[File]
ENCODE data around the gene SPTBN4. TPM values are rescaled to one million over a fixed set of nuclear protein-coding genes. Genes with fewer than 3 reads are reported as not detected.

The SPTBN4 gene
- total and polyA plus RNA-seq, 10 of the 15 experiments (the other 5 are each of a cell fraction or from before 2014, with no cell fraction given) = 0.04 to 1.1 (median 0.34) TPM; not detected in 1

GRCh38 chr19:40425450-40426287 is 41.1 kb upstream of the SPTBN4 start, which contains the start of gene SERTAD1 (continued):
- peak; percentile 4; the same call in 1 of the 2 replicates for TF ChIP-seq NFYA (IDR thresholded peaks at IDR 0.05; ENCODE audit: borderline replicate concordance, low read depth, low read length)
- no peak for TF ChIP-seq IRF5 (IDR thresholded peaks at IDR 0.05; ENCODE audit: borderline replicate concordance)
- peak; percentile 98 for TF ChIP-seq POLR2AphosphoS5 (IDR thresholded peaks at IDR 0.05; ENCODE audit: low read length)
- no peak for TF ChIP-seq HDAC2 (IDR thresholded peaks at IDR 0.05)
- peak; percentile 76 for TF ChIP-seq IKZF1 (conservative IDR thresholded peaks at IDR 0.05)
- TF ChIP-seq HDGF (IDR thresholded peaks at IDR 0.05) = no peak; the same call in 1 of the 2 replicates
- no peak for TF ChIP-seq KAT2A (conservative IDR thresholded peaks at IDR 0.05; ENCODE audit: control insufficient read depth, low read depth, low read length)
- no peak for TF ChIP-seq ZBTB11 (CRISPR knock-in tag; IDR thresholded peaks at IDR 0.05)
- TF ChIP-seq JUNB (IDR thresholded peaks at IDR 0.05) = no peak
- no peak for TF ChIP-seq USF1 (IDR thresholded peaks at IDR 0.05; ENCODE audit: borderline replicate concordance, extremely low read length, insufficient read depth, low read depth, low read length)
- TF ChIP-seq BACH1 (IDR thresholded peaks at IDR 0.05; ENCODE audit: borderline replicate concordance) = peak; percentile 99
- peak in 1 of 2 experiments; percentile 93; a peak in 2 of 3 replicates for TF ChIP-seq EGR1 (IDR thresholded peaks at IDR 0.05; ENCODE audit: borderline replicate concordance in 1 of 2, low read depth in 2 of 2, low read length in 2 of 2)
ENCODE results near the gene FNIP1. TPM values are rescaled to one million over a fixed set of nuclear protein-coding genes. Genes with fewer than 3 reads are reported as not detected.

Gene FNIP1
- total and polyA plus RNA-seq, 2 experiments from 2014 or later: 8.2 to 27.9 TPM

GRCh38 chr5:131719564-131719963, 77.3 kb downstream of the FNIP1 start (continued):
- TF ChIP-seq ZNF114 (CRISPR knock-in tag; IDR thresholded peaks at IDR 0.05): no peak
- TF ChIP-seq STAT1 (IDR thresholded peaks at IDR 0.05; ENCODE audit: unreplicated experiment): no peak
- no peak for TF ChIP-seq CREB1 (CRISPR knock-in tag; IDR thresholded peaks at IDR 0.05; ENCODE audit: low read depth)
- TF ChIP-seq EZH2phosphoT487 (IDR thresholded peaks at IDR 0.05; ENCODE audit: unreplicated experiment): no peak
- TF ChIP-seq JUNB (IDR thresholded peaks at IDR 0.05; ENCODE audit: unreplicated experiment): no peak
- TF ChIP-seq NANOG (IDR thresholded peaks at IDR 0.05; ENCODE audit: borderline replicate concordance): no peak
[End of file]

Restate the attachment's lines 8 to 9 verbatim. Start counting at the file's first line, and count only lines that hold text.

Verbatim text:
- no peak for TF ChIP-seq HDAC2 (IDR thresholded peaks at IDR 0.05)
- peak; percentile 76 for TF ChIP-seq IKZF1 (conservative IDR thresholded peaks at IDR 0.05)